That said, the action continues to feel snappy and it responds precisely the way you'd expect a Call of Duty game to respond. It's covered with the same sorts of playlists and game types you'd expect to see, including last year's Kill Confirmed. A new mode, called Hardpoint, brings a King of the Hill-type experience to the game that recalls Headquarters but feels faster and more dynamic since you won't have to wait until an HQ is destroyed before you spawn again. The wager match modes of the original Black Ops return with full, proper matchmaking support, but it's a shame that more modes weren't added here, as they're still pretty cool, even if you're not actually wagering anything this time around. Diving to prone by holding the duck button while running is back in the game--hopefully to stay this time. Bots are also available and they appear in a new matchmaking mode for new players, too.
Around the action, some additional changes have been made. There's a new spectator mode and a weirdly limited ability to stream out some of your matches live on YouTube. There's also a league option that lets you go in alone or team up with players to play placement matches and make your way onto a StarCraft II-like ladder system, which should be pretty cool for people who take this stuff more seriously than most. Additionally, the 13 maps that ship with the game are quite good, ranging in size and shape while still retaining that core Call of Duty concept of ensuring that, unless you're working with a team, you'll probably get shot in the back a lot. It's easy to moan about the way that the core experience has remained largely unchanged across almost all of Black Ops II, but, for as much as I feel like I'm ready to say "OK, this is it, this is the last year," it still sucks me back in. But it does so a little less each time out. By this point, I've built up a solid tolerance to this game's multiplayer charms. It's well-made and looks great, but I find myself playing less and less of it every year. I don't see anything here that's going to reverse that trend, but the changes in multiplayer are intelligently designed.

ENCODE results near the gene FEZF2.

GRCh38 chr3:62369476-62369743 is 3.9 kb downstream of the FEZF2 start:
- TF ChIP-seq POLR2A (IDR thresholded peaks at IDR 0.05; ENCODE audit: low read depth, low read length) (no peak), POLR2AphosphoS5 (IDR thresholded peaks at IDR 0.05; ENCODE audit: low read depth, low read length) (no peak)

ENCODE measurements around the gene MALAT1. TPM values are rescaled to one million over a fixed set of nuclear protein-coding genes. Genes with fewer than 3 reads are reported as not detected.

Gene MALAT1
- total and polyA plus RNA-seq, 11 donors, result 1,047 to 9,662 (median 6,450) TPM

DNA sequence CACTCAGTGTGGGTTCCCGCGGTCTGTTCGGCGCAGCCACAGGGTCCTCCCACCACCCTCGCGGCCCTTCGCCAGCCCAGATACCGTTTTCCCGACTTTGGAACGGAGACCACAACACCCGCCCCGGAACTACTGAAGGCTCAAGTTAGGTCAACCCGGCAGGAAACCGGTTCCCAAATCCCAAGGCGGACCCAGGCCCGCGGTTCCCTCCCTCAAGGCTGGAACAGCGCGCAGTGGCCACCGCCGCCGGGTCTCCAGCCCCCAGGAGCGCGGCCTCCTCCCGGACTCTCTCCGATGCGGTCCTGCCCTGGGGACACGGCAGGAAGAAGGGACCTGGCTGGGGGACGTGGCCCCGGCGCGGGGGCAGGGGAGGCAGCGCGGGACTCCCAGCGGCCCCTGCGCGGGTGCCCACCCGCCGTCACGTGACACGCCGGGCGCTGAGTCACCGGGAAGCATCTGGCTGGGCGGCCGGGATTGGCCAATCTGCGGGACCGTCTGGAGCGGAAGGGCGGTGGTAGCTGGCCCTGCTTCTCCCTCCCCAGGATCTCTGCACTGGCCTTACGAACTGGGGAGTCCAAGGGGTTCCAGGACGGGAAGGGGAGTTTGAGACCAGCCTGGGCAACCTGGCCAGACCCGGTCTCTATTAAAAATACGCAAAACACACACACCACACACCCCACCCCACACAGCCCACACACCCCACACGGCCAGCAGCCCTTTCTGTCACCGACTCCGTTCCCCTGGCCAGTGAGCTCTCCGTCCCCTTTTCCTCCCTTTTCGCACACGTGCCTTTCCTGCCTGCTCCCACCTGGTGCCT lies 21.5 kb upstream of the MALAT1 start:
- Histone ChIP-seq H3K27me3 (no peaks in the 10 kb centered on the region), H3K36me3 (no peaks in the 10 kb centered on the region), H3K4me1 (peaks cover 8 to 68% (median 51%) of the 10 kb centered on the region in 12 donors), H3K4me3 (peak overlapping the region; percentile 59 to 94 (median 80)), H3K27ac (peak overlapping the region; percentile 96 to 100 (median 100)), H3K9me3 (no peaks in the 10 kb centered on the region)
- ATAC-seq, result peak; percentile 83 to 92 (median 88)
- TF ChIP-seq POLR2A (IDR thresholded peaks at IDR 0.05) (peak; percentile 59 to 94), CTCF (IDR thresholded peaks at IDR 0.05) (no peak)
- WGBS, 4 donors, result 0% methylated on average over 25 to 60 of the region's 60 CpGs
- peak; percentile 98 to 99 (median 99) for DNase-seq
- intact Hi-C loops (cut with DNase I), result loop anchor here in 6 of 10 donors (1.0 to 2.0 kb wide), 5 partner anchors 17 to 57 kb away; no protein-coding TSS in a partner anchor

The third main menu option in Black Ops II simply says "Zombies." This wave-based survival mode has become incredibly popular on its own and, now more than ever, it feels completely out of place when put next to the rest of the package. Tonally, it's full of a bunch of quirky, weird characters and dialogue that, as someone who didn't obsessively play the mode in the last Black Ops, makes no sense whatsoever. New modes have been added, including one that lets you get on a bus and move between multiple large areas, rather than being simply confined to a tight, single space. There's also a new multiplayer option that lets two teams of four annoy each other while also fighting zombies. In this mode, called Grief, you can't directly damage the opposing team, but you can shoot or stab them to blur their vision and shove them around the map, hopefully into a collection of zombies. This was a neat idea back in World at War, and I understand that people seem to like it, but I just can't stand it. All the dopey little upgrades and "monkey bombs" and its deliberately opaque story add up to something that deserves to be broken out into its own game, if only to get it out of this game that I otherwise enjoy quite a bit. I'll take Spec Ops mode over Zombies any day of the week.
The presentation end of Black Ops II is buoyed by a terrific dedication to making kick-ass weapon effects. On the appropriate sound system, each rifle shot sounds intense in a way that most other shooters don't match, and in cases where the audio designers have had to invent effects for futuristic weapons, there's a tasteful restraint that keeps them from sounding like ridiculous ray guns. The audio hits hard, even if the little "surprise" post-credit song sequence leaves you with a bad sound in your ears when all is said and done. Visually, the game looks better than its predecessors, with the most obvious improvement showing on the faces of the people you talk to in the campaign. They look more lifelike than they have in the past, which helps get the game's story across. It also handles large areas quite nicely, without huge sacrifices to the frame rate.
It's weird to come away feeling positive about a game right after you've just told someone that a full third of it is essentially useless to you, but then Call of Duty: Black Ops II is a big game with a whole lot going on. It doesn't reinvent the wheel, and some of the multiplayer changes feel more like they're propping up an aging concept rather than truly moving it forward, even though it's still a good way to spend time with your online friends. For me, it's the notion that Call of Duty is showing some terrific signs of life on the campaign side that left me the most impressed. It's got its share of flaws, but overall Treyarch has assembled a great, fast, and fun first-person shooter that, even if you were thinking about finally skipping a year, is still worth your time.